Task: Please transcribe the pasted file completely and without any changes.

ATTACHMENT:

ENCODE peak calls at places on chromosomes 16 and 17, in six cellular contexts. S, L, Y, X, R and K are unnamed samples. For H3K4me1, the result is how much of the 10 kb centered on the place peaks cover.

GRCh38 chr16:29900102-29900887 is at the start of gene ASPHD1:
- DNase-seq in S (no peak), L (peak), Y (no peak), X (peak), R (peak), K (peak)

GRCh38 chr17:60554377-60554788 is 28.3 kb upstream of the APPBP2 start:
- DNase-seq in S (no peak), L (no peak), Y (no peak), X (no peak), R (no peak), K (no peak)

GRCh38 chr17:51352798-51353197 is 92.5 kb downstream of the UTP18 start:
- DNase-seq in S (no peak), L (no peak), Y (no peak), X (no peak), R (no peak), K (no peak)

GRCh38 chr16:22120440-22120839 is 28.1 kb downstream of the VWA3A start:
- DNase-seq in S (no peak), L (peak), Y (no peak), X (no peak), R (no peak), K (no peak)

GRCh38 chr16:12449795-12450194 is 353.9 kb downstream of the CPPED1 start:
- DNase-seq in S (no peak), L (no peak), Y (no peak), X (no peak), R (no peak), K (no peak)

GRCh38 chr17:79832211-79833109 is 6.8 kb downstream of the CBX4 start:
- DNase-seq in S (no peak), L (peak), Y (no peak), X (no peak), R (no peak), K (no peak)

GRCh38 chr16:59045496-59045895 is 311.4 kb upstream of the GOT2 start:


ENCODE peak calls at places on chromosomes 16 and 17, in six cellular contexts. S, L, Y, X, R and K are unnamed samples. For H3K4me1, the result is how much of the 10 kb centered on the place peaks cover.

GRCh38 chr16:29900102-29900887 is at the start of gene ASPHD1:
- DNase-seq in S (no peak), L (peak), Y (no peak), X (peak), R (peak), K (peak)

GRCh38 chr17:60554377-60554788 is 28.3 kb upstream of the APPBP2 start:
- DNase-seq in S (no peak), L (no peak), Y (no peak), X (no peak), R (no peak), K (no peak)

GRCh38 chr17:51352798-51353197 is 92.5 kb downstream of the UTP18 start:
- DNase-seq in S (no peak), L (no peak), Y (no peak), X (no peak), R (no peak), K (no peak)

GRCh38 chr16:22120440-22120839 is 28.1 kb downstream of the VWA3A start:
- DNase-seq in S (no peak), L (peak), Y (no peak), X (no peak), R (no peak), K (no peak)

GRCh38 chr16:12449795-12450194 is 353.9 kb downstream of the CPPED1 start:
- DNase-seq in S (no peak), L (no peak), Y (no peak), X (no peak), R (no peak), K (no peak)

GRCh38 chr17:79832211-79833109 is 6.8 kb downstream of the CBX4 start:
- DNase-seq in S (no peak), L (peak), Y (no peak), X (no peak), R (no peak), K (no peak)

GRCh38 chr16:59045496-59045895 is 311.4 kb upstream of the GOT2 start: